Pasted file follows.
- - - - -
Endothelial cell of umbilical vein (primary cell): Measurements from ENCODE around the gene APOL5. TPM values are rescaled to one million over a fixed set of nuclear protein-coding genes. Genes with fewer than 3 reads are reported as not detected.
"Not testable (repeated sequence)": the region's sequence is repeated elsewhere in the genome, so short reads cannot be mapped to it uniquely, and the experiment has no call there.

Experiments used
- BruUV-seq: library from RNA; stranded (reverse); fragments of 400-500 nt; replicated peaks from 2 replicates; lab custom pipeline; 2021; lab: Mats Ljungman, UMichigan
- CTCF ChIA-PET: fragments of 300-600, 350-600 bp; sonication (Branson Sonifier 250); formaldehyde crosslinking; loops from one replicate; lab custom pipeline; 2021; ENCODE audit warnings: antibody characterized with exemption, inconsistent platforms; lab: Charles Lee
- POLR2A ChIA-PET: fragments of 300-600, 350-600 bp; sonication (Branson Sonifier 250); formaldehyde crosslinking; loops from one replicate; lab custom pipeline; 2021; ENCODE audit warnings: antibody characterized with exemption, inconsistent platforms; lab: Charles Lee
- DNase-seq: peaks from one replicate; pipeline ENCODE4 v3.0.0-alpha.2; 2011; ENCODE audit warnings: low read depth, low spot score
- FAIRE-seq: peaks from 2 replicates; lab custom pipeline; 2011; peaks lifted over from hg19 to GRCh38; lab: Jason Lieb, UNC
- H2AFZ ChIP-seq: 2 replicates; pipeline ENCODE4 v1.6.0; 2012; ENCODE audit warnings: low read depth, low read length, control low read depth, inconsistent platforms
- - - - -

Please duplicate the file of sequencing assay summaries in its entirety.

Endothelial cell of umbilical vein (primary cell): Measurements from ENCODE around the gene APOL5. TPM values are rescaled to one million over a fixed set of nuclear protein-coding genes. Genes with fewer than 3 reads are reported as not detected.
"Not testable (repeated sequence)": the region's sequence is repeated elsewhere in the genome, so short reads cannot be mapped to it uniquely, and the experiment has no call there.

Experiments used
- BruUV-seq: library from RNA; stranded (reverse); fragments of 400-500 nt; replicated peaks from 2 replicates; lab custom pipeline; 2021; lab: Mats Ljungman, UMichigan
- CTCF ChIA-PET: fragments of 300-600, 350-600 bp; sonication (Branson Sonifier 250); formaldehyde crosslinking; loops from one replicate; lab custom pipeline; 2021; ENCODE audit warnings: antibody characterized with exemption, inconsistent platforms; lab: Charles Lee
- POLR2A ChIA-PET: fragments of 300-600, 350-600 bp; sonication (Branson Sonifier 250); formaldehyde crosslinking; loops from one replicate; lab custom pipeline; 2021; ENCODE audit warnings: antibody characterized with exemption, inconsistent platforms; lab: Charles Lee
- DNase-seq: peaks from one replicate; pipeline ENCODE4 v3.0.0-alpha.2; 2011; ENCODE audit warnings: low read depth, low spot score
- FAIRE-seq: peaks from 2 replicates; lab custom pipeline; 2011; peaks lifted over from hg19 to GRCh38; lab: Jason Lieb, UNC
- H2AFZ ChIP-seq: 2 replicates; pipeline ENCODE4 v1.6.0; 2012; ENCODE audit warnings: low read depth, low read length, control low read depth, inconsistent platforms